One could be forgiven for thinking that the term ‘Indian summer’ had much to do with the Far East, with rides on overflowing public transport through Delhi or Bangalore and oriental dishes full of hot curried ingredients served up in paper thin tacos. You would be quite mistaken, for the Indian reference is not a remnant of the British Empire, but to the Indians of North America. Revise your mental picture now and think of Northeast America, of the film ‘Dances with Wolves’, and huge herds of wild buffalo, the cry of a wolf called ‘Two Socks’, moccasin footwear, and tented tepee villages. Here in the land of the Iroquois warriors, summers were long and autumn’s golden, full of ripe fruit and long shadows- to be quickly followed by terrible winters of freezing snow, biting winds and frightfully long, pitch black nights.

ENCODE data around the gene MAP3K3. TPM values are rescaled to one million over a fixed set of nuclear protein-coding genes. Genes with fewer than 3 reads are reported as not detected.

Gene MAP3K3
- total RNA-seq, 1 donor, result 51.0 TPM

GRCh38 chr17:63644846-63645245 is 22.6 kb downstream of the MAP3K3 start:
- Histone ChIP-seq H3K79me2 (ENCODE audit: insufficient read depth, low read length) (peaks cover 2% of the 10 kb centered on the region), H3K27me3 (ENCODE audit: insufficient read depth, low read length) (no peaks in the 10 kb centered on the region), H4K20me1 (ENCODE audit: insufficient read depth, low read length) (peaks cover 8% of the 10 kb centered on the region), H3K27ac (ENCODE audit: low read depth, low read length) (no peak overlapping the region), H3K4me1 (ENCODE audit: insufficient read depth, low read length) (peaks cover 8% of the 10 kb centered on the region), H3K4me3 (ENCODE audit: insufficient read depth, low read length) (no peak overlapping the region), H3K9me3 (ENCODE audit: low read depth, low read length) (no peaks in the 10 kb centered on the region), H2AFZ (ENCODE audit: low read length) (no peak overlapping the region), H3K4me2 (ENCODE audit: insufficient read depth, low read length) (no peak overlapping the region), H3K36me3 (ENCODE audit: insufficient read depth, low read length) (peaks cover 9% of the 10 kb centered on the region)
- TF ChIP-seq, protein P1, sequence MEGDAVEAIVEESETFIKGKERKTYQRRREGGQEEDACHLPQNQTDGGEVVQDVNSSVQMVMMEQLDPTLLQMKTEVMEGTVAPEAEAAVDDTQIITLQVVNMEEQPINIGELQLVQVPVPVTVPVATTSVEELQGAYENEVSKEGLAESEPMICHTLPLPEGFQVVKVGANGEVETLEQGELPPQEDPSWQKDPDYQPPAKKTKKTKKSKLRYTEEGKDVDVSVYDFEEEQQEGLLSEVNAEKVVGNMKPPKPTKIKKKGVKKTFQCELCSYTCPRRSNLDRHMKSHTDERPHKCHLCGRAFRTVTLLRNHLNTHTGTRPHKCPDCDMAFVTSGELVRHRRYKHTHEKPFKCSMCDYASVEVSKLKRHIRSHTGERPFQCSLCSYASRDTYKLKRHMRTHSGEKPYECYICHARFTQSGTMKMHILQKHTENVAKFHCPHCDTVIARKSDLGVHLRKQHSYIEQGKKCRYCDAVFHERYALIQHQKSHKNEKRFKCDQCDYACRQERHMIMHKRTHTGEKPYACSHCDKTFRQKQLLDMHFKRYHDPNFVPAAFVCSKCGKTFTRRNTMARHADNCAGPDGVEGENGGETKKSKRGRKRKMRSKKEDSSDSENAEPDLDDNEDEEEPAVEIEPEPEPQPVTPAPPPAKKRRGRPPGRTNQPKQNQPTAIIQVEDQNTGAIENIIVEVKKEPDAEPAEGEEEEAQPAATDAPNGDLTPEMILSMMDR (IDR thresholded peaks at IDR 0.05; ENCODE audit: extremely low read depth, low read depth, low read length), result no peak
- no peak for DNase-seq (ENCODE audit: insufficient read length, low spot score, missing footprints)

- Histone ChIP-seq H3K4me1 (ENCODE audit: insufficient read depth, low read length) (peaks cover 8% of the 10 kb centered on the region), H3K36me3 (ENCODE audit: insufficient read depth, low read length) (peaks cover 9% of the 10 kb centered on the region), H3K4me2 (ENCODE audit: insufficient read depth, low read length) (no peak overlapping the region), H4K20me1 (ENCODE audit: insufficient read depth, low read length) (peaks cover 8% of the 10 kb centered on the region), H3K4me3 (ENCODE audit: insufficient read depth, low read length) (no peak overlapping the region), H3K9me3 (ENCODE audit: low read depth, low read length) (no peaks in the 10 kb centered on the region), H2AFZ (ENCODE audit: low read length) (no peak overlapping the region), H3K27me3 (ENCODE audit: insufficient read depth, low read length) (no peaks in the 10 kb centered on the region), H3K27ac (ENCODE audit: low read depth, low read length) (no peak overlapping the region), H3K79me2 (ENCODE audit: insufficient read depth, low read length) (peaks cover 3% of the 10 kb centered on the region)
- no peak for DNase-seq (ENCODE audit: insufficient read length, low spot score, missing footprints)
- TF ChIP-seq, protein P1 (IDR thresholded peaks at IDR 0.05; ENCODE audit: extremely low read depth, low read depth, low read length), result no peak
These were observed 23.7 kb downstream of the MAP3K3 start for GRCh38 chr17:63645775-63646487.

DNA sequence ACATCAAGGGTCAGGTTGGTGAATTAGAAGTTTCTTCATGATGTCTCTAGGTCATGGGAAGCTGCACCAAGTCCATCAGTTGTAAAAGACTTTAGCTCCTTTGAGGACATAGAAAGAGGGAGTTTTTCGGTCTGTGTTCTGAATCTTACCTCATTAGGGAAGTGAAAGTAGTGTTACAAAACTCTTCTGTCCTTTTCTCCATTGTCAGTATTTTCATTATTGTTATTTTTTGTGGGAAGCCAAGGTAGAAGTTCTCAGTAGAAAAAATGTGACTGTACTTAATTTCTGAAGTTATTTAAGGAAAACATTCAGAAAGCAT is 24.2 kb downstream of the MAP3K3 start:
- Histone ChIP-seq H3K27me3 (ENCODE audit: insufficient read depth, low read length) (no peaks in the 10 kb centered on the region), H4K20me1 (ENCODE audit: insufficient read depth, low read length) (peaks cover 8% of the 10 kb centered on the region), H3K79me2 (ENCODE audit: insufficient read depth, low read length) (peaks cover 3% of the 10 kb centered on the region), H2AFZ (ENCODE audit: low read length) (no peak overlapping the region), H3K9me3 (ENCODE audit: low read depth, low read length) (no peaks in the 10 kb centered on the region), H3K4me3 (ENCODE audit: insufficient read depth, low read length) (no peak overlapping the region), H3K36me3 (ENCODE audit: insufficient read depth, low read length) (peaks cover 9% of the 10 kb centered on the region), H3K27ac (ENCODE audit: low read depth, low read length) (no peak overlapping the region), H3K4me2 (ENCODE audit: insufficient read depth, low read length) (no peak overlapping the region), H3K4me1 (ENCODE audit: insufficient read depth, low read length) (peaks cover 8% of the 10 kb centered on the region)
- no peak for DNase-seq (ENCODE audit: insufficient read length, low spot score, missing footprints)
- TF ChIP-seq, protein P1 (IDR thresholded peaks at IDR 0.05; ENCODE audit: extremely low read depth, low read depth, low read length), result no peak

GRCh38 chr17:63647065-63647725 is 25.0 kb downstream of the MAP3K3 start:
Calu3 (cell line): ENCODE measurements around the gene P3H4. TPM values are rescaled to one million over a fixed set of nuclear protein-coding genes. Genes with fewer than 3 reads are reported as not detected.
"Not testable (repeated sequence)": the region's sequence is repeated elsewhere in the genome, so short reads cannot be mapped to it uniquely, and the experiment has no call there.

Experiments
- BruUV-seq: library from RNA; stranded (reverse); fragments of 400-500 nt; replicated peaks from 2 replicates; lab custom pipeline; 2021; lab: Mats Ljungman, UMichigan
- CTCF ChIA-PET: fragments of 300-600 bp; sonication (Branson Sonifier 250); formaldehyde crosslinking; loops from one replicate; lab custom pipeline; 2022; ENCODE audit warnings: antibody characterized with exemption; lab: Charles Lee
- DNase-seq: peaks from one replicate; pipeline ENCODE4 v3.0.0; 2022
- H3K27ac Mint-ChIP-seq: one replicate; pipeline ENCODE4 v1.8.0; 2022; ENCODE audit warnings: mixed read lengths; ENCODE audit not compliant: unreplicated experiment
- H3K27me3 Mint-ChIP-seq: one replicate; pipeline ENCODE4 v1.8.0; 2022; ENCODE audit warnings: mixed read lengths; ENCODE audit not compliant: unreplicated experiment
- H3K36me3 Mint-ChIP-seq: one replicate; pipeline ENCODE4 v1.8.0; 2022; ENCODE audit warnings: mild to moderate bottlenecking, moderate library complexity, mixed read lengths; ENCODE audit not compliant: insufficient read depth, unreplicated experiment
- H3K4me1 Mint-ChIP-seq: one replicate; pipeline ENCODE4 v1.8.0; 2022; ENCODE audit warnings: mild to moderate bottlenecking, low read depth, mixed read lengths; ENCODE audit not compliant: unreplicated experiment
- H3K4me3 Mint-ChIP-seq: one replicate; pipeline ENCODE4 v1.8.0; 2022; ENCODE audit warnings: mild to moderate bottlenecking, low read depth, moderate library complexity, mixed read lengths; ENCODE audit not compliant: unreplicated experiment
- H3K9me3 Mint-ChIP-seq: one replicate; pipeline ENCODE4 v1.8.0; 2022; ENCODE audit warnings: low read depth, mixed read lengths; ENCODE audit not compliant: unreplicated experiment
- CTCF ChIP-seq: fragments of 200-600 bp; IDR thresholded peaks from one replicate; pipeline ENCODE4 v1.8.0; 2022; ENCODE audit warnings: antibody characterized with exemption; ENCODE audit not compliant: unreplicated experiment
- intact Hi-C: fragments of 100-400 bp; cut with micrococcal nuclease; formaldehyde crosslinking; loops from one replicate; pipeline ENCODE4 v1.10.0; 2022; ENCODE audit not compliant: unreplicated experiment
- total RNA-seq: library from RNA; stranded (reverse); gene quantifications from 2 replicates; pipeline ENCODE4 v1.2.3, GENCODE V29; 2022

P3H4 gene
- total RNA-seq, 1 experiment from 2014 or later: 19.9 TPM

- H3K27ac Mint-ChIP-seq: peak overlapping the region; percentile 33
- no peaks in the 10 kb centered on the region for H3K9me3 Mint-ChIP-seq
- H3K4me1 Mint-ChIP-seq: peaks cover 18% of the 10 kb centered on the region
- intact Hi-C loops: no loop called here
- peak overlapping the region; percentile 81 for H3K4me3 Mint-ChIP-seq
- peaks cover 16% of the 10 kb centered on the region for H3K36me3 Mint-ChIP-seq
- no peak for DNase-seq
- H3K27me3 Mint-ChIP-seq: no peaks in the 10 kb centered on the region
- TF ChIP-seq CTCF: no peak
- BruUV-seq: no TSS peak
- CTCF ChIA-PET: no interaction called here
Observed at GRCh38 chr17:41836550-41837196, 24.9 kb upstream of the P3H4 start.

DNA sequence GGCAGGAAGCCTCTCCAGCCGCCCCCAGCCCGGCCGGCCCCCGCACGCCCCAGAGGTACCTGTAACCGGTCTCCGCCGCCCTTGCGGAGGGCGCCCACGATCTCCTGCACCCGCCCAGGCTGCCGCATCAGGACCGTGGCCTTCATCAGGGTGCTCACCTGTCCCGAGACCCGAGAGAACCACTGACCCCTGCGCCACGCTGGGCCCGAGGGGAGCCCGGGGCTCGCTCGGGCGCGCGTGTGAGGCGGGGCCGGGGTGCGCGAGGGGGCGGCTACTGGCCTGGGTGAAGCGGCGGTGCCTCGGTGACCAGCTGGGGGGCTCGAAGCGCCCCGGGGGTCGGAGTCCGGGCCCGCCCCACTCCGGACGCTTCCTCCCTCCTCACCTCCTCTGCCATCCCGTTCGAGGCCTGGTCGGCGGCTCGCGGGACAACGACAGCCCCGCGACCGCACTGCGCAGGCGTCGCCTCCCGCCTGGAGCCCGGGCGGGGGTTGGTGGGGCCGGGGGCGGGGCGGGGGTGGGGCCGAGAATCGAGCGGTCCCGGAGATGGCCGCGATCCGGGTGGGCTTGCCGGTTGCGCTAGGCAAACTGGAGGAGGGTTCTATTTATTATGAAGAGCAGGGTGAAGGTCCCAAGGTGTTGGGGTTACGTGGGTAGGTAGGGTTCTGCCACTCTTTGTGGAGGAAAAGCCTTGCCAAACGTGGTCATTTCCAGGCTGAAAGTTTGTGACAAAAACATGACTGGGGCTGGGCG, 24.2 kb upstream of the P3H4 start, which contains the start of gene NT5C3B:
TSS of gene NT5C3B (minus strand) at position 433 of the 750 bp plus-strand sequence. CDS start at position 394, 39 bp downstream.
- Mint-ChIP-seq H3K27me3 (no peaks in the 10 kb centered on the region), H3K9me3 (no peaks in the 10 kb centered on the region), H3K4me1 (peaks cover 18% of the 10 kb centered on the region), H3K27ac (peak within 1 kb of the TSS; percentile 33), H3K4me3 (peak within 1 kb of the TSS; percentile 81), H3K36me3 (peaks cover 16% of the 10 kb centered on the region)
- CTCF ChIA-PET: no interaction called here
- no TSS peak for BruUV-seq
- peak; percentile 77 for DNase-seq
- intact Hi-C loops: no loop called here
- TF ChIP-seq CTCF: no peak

Nothing as severe however ever spoils our late autumn but many garden plants react in a fashion which is regular and utterly predictable. The most interesting change in autumn is that which manifests itself in many evergreens as they detect cooler nights and turn from green to a kind of purplish hue. Holly does this, so too ivy, laurel, Osmanthus, and a host of conifers. The Hebe ‘Mrs Winder’ is typical of several clones with dark stems and narrow purple leaves whose colouring is more intense in winter. If it flowers at all, it will be in winter, small purple spikelet blooms which move and sparkle like a diamond necklace of street lighting.
The purple leafed vine is another immensely valuable plant in an autumn garden for its handsome claret-coloured leaves turn a distinct shade of purple once cooler conditions arrive. It looks wonderful with grey leafed plants or with the clematis ‘Perle d’Azur’. Sadly, the black shiny grapes are not edible.